Two Indiana lawmakers have spent the legislative session watering down opposition to a $2.8 billion coal-gasification plant that would likely benefit their employers.
The news comes as lawmakers decide whether to place new limits on a deal that mandates the state buy synthetic natural gas from the developers of the Rockport coal-gas plant for the next 30 years, a proposition opponents say could leave Indiana ratepayers on the hook for $1.1 billion in rate hikes.
State Rep. Mat Ubelhor, R-Bloomfield, stripped a measure last week that Rockport developers say would have killed the project. And two months ago, Senate Utilities Chairman Jim Merritt, R-Indianapolis, watered down a measure sought by Rockport opponents designed to increase how often Indiana ratepayers were reimbursed for any rate hikes.
The Evansville Courier & Press reports that Peabody Energy, where Ubelhor works as a mine manager, could easily benefit from a $17 million rail spur built by the Indiana Rail Road Co. to haul coal. Merritt is a vice president of corporate affairs for Indiana Rail.
There's no guarantee the 3.8 million tons of coal Rockport developers expect to purchase would come from any Indiana mines, like the Peabody's, but lawmakers approved $140 million in tax credits designed to ensure the coal is purchased in-state. Nor is there any guarantee that Peabody would rely on Indiana Rail to haul the coal.
But opponents of the Rockport plant have howled about the lawmakers' connections.
"When you have a bill dealing with a highly controversial, very expensive Indiana coal plant, and it is weakened on two different occasions … I can say that there is a questionable appearance in the eyes of the public about how the whole process went down," Kerwin Olson, executive director of Citizens Action Coalition, told the Courier & Press.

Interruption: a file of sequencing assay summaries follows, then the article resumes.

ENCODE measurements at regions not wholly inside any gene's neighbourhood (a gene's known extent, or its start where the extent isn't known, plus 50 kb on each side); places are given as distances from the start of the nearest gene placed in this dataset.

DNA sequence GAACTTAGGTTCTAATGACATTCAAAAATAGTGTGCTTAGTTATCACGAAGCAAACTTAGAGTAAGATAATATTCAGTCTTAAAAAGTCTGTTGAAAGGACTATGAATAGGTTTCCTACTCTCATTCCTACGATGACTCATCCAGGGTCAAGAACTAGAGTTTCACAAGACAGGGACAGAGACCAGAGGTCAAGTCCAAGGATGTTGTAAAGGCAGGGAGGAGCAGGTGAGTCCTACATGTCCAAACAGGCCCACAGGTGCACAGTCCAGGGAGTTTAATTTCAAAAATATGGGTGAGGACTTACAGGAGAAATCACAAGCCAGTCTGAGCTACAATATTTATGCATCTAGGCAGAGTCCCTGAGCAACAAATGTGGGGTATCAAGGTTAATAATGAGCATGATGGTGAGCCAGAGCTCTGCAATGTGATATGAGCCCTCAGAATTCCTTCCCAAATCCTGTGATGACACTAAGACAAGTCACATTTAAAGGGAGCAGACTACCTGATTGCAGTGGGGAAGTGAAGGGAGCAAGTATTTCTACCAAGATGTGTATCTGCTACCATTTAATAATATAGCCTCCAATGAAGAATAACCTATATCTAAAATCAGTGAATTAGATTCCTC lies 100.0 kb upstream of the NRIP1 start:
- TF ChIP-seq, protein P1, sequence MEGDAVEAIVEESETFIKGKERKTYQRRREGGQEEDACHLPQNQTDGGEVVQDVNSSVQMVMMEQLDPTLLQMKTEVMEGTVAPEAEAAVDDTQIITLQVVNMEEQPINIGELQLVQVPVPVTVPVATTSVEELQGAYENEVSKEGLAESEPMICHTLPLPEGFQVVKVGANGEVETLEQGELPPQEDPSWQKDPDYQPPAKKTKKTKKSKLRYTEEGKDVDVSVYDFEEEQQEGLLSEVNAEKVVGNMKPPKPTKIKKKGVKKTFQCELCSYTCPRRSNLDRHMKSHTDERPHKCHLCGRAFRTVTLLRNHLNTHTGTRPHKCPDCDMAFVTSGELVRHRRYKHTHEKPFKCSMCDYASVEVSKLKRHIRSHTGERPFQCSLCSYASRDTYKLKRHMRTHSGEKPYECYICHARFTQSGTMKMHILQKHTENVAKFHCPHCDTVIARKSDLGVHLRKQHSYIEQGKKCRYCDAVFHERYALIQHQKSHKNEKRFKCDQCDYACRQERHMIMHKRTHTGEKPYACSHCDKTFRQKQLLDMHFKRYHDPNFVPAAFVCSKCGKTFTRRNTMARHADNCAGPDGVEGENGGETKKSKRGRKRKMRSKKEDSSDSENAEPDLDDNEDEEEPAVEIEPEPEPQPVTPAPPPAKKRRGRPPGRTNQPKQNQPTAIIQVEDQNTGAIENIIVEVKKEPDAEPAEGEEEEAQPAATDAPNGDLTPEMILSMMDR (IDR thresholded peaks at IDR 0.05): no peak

Ubelhor denied and Merritt both denied any conflict of interest Monday.
"I'm a coal miner and proud of what I do," he told the Courier & Press. He also said he understands the criticism, will not answer more questions until after lawmakers decide the plant's fate.
Merritt said he has worked hard to find a measure that supports the public.
"The bottom line is," Merritt told The Indianapolis Star, "we put forward the public's interest."
There are no hard and fast rules in the General Assembly for when lawmakers must recuse themselves from a conflict of interest, nor is it against the law for them to support legislation that could benefit their employers.
Lawmakers have increasingly questioned the state's contract with the developers, which would mandate the state buy synthetic natural gas produced at the plant over the next 30 years. Opponents, including representatives regional utility and potential competitor Vectren Corp., have said that deal could cause ratepayers to eat as much as $1.1 billion in additional costs in increased utility rates.
Rockport supporters point to $150 million placed in escrow to buffer against rate hikes, but it would not kick in until the end of the 30-year contract. Sen. Doug Eckerty, R-Yorktown, introduced a measure that would have mandated the Rockport developers reimburse ratepayers for any losses every three years.
That proposal was diluted in Merritt's commitee, shortly after Merritt met with Nat Noland, the head of the Indiana Coal Council, and a supporter of the Rockport project, according to The Star. The paper reports Noland said he did not discuss any potential benefits for Merritt's employer.
Merritt told the Star his work on the measure followed meetings with representatives on both sides of the issue, not just Noland. He also said he saw no conflict with his day job, working for Indiana Rail.
Merritt also told the Courier and Press the new rail spur is far from a guarantee that his company would carry the coal from Peabody to the Rockport plant. Any coal carried from Peabody's Bear Run mine would have to be offloaded onto lines controlled by separate rail companies to reach Rockport, which could prove costly.
"That's compounding the problem – the distance. There's available coal near Rockport, and we couldn't just take it from A to B. It would be on two other railroads," he told the Courier & Press.
Top lawmakers, and Gov. Mike Pence, appear unified behind an approach that would leave the legal question to the Indiana Supreme Court, and then send it back to the Indiana Utility Regulatory Commission for a review if the court maintains the Rockport contract is no longer valid.
House Speaker Brian Bosma, R-Indianapolis, said he is confident that approach will win final approval.
"The governor, Senate leadership and our team — we're on the same page on this," Bosma told the Courier & Press. "We'll find a vehicle."